Text by Christina Petkopoulou
A golden foil fringe curtain blows in the wind, from an office building, right over Omonoia square, in the center of Athens. With the window open, Marina Velisioti is working in her studio, one of the numerous offices forming the labyrinthian structure of the building. In the corridors, lawyers, a few more artists, clients and visitors wander around. On the busy ground floor, inside the arcade, a multifunctional fish tavern serves as the building’s cafeteria.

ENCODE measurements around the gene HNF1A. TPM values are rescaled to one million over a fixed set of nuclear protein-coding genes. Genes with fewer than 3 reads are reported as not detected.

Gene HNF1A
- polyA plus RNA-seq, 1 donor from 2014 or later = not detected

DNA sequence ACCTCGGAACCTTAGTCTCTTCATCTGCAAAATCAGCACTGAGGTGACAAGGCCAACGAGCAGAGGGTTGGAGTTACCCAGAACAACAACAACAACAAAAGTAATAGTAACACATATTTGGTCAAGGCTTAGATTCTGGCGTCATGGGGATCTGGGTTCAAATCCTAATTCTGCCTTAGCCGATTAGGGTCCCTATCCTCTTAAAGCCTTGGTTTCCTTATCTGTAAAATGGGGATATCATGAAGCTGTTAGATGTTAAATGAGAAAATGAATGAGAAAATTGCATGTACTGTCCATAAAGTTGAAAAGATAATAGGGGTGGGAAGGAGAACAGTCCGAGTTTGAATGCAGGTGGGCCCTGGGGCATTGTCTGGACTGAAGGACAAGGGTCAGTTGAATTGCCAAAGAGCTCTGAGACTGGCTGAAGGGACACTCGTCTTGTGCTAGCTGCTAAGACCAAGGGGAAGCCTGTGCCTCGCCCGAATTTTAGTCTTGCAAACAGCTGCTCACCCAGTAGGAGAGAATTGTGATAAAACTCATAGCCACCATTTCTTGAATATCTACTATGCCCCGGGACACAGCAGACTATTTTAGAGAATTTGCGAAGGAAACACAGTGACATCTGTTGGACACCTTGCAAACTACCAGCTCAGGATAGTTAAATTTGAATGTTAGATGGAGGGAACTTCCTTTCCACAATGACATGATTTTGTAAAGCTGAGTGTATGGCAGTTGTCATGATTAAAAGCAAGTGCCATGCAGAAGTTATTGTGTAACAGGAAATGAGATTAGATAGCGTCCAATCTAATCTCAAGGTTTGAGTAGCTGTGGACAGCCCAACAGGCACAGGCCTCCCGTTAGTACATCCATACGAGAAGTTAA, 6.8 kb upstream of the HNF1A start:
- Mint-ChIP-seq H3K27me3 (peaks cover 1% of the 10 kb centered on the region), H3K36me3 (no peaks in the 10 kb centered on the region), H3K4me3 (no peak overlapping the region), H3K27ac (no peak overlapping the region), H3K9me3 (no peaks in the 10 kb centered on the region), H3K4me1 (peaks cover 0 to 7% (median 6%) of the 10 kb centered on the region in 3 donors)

In her luminous studio, Velisioti stacks her materials up in order. Color coordinated skeins of threads of various origins and textures, wool, metal strings, folded rugs and rolled fabrics, a few old magazines and books. A medium size wooden loom, set in front of the window creates an odd composition with the view of the prim hotel façade. Apart from the corner which is catered for the reception of visitors (a coffee, table and a small sofa next to the coffee maker), every inch of the room is organized in favor of the creating process: materials, tools and working decks. The artist doesn’t study nor does research here; this space is dedicated to production. The studio in the office building is a an actual “working” place itself, one could even see it as a crafts(wo)man’s workshop. Hence, the room is screen-free and one can spot only some of the books with her visual references: a series of magazines on UFO’s and conspiracy theories, a pocket size encyclopedia on extraterrestrial life, hardcover books about traditional embroidery and the architecture of ancient and prehistoric civilizations.